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Four Daily Moments to Connect to Your Spouse

Four Daily Moments to Connect to Your Spouse

Do this four times a day and see your marriage improve.

by

Some of the most effective actions you can take for improving your marriage are rather simple and if you commit to doing them on a regular basis, you will transform the mundane aspects of your relationship into opportunities to connect.

There are four critical moments of transition in the day which can be utilized to build a strong and lasting relationship: when you wake up, when you leave the house for work, when you return home from work, and when you go to bed. While this does not exempt you from connecting throughout the day, by fixing these four set connection times, it’s as if we’re connecting the whole day.

These transition times are crucial. When you wake up in the morning, you set the tone for the rest of the day. By beginning with emotional connection first thing in the morning, you start your day off on the right foot and set yourself up for more positive experiences with your spouse.

Leaving for work is a time when you will be separating from each other for the day. Connecting at that busy moment allows you to take your spouse with you, so to speak. Even if you are separated by distance, you will carry their support and love with you throughout the day.

When you return home from work is an opportunity to transition from a busy day and refocus on what’s most important, your family. Connecting with your spouse at that moment provides a refuge from the stress of the day.

Finally, when you go to sleep at night, you conclude the day on a positive note, setting up the following day for even more connection.

Finding these regular times to connect strengthens a relationship. It builds trust and helps you feel that you can rely on your spouse. What exactly do you do in these four critical moments? Share an affirmation or an appreciation. Look into each other’s eyes for 15 seconds. Give each other a hug. Talk to each other.

Discuss with each other what would make you both feel connected. You may need different things and that’s ok. Alternate or do both. It need not be time-consuming. Even 30 seconds of connection will do wonders for your relationship. It’s amazing how couples can live their lives without finding meaningful connection. When was the last time you looked into your partner’s eyes? Try it and see how it can melt away all of the distractions and take you back to a deep soul connection that you may not have felt for years. We are so distracted in our society with all of our gadgets. We are so busy checking our iPhones, looking at facebook or an email. When do we have time for each other?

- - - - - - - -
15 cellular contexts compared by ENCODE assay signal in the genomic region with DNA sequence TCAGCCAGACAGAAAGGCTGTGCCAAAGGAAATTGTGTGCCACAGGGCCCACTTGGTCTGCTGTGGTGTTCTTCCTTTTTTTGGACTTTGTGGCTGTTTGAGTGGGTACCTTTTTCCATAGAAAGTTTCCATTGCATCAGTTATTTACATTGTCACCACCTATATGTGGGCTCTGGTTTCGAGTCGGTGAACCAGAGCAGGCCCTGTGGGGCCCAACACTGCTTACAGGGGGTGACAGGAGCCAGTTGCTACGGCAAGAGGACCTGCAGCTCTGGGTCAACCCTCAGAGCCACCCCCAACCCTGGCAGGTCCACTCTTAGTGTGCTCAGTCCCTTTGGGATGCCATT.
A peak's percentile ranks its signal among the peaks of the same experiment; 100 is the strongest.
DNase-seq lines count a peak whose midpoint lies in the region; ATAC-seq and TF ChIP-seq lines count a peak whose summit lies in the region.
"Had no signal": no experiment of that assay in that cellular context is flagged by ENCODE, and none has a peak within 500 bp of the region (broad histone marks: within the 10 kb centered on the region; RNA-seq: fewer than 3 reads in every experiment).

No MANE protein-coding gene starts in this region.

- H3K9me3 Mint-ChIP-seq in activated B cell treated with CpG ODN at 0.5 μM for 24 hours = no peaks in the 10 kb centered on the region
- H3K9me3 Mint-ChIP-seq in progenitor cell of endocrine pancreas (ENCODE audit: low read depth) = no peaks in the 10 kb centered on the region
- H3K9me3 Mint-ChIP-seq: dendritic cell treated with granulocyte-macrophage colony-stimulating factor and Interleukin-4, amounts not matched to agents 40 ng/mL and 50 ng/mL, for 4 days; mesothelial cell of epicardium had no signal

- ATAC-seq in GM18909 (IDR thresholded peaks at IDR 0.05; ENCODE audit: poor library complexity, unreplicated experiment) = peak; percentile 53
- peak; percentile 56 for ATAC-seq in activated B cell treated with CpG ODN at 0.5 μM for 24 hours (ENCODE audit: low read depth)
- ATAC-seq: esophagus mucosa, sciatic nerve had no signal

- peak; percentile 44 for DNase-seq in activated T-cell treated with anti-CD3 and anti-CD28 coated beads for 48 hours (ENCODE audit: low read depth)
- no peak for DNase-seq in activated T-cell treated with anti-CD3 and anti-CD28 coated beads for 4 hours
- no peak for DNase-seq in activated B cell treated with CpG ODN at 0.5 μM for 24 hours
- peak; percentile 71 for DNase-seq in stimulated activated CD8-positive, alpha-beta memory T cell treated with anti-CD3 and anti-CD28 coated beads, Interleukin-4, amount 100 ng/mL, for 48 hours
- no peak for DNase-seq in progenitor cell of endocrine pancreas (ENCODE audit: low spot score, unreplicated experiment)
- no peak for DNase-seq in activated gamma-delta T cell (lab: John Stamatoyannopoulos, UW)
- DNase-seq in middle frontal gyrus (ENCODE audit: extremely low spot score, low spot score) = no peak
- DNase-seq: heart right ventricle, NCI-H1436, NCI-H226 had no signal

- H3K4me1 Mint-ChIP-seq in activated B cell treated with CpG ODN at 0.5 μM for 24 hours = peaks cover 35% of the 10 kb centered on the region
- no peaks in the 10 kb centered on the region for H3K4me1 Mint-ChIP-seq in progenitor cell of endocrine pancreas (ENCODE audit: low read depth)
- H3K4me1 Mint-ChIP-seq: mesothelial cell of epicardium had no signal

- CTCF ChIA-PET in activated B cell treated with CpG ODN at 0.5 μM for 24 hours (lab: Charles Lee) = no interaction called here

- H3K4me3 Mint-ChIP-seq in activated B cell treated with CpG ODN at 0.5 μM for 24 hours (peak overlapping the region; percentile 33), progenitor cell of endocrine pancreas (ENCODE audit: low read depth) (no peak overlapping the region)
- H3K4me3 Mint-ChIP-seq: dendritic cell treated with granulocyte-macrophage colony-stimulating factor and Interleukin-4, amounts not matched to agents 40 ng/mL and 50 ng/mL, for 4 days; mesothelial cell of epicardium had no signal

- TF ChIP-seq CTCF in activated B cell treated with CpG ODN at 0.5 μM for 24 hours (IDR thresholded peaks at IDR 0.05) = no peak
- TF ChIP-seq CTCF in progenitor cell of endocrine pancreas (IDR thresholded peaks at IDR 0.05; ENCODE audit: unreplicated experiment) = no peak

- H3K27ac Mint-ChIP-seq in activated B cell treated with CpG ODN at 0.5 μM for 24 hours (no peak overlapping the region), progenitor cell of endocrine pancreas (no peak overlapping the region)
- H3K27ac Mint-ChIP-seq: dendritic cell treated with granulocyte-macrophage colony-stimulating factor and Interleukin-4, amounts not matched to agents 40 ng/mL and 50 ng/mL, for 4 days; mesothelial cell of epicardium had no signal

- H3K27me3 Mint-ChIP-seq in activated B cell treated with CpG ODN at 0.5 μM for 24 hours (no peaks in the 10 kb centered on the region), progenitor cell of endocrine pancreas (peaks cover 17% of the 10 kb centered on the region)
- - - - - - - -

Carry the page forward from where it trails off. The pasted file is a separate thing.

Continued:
Clear out all of the distractions and make the time to connect with your spouse. You’ll be amazed at how the most simple rituals will create the biggest changes in your marriage.

If your marriage requires more immediate assistance, download your two free sample chapters of Rabbi Slatkin’s new book, The Marriage Restoration Project- The Five-Step Action Plan for Saving Your Marriage.

Published: January 4, 2014


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Visitor Comments: 7

(6) Miri, January 7, 2014 6:25 PM

so true

My husband and I were blessed with a special needs child early in our marriage. We were often disheartened at the constant advice to have "date night", or hearing about how a marriage would die if it was "about the kids" too much. We had no possibility of date night, since a private nurse (rather than a babysitter) costs far too much money to make a date worthwhile. Nearly all conversations revolved around our son for years. Nonetheless, we got through those difficult years from the advice in this article. You do not need time or money to strengthen your marriage. You can survive, even thrive for a season without couple time, if you connect like this. You have to remember that your spouse is your best friend. Ten years have passed, and we are one couple of very few who grew stronger, not weaker through those stressful first years with a special needs child. Don't underestimate the power of connection.

(5) Mary, January 7, 2014 12:25 AM

connections

The rabbis ideas are excellent; that with a small time investment one can strenghten one's relationship with one one truly cares about.

Thank you.

(4) MORROW-FARRELL, January 5, 2014 9:48 PM

Insight

The eyes have it? Not always. My Hubby and I found this out when he lost his sight 7 years ago. We can no longer see one another the way we used to so we have had to find other ways to "look" at each other. Learning to connect all over again is very important no matter what may have come between you...for better for worse...this is for real.

(3) Leon Zacharowicz, January 5, 2014 7:43 PM

Simple, but sustainable?

The author provides 4 simple ideas, but are they sustainable? So many of us live so very hectic lives. Nevertheless, it's worth a try.

Another: try to have meals together, preferably involving whoever lives at home. There should be no excuse for anyone to slip out of the 10-20 minute dinner-time "get together."

(2) Anonymous, January 5, 2014 7:34 PM

Four Daily moments

It was great to read this type of advice written by a man for a change, because we need both perspectives. My husband and I are not very talkative people, so this approach will help us to connect when it matters most.
It also struck a cord because 2 decades ago I had a conversation with my sister without knowing that I was having the last conversation with her, before her accident. We should not take our time with loved ones for granted no matter how short the conversation is.
Thank you !

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